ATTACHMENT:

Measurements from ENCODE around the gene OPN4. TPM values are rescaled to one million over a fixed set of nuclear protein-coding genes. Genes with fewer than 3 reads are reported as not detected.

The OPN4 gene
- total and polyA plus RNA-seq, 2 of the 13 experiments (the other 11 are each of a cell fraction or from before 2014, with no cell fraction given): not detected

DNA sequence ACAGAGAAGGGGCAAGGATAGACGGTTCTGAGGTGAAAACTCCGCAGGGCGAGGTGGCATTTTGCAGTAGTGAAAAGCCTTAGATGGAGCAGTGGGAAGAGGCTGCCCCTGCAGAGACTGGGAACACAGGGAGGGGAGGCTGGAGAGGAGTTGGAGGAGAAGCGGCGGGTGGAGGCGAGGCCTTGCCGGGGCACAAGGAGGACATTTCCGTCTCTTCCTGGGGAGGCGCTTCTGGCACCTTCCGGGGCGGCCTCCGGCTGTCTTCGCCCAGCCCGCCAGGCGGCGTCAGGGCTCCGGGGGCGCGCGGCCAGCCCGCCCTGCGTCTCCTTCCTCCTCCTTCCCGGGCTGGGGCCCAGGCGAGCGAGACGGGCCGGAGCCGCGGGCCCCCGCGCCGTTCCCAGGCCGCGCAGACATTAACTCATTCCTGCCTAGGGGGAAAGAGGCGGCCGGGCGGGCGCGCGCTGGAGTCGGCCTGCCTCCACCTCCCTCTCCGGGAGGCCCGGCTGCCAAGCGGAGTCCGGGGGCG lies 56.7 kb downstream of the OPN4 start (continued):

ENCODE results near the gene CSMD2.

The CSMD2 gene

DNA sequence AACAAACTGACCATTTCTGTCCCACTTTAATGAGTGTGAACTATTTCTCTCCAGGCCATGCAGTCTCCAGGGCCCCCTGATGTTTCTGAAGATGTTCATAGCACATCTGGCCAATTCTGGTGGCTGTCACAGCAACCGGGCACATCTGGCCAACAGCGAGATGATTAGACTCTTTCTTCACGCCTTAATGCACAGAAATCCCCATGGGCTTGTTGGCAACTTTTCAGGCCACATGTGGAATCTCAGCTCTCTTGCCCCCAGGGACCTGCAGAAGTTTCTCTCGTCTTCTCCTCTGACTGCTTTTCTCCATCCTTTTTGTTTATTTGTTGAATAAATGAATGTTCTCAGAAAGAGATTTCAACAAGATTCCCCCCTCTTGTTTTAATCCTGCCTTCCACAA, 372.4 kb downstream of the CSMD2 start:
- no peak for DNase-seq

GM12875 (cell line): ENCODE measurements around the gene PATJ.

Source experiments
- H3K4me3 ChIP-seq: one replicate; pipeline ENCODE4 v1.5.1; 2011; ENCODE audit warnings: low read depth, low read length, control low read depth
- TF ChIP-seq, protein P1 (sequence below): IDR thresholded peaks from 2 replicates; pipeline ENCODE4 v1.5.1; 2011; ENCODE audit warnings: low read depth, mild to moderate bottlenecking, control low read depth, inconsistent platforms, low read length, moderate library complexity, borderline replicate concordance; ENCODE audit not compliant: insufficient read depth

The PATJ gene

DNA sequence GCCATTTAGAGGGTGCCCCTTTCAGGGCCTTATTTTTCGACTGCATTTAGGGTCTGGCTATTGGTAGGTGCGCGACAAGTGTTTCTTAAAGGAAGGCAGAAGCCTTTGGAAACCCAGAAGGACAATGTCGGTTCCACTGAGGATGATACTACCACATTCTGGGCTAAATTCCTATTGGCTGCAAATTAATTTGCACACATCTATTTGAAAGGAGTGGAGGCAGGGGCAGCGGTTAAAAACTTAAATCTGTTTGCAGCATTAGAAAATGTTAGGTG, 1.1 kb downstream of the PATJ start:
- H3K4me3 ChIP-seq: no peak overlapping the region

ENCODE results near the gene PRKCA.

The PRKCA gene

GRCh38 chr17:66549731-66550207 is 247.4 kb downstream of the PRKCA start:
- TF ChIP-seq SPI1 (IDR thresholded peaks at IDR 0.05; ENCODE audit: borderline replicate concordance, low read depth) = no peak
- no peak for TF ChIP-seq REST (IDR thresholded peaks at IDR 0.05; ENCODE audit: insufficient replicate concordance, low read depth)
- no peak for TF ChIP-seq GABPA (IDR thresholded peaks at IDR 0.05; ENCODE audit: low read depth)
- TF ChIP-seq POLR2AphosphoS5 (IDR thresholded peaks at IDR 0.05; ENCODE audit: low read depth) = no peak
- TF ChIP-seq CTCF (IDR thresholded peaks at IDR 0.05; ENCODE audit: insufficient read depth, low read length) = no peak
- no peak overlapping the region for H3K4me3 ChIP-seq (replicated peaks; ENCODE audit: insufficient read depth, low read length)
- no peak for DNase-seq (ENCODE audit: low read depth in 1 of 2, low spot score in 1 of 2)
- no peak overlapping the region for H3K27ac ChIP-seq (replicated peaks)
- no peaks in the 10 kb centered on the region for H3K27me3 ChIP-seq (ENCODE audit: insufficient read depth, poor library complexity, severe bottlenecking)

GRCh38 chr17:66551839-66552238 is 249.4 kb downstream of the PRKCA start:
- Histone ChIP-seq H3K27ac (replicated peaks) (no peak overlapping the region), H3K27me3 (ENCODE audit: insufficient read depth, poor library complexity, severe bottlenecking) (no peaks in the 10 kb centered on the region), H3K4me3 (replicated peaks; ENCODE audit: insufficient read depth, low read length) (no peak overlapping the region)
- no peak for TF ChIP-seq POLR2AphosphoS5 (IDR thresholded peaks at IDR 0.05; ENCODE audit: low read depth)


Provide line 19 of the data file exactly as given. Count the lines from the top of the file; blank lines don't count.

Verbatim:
- TF ChIP-seq SPI1 (IDR thresholded peaks at IDR 0.05; ENCODE audit: borderline replicate concordance, low read depth) = no peak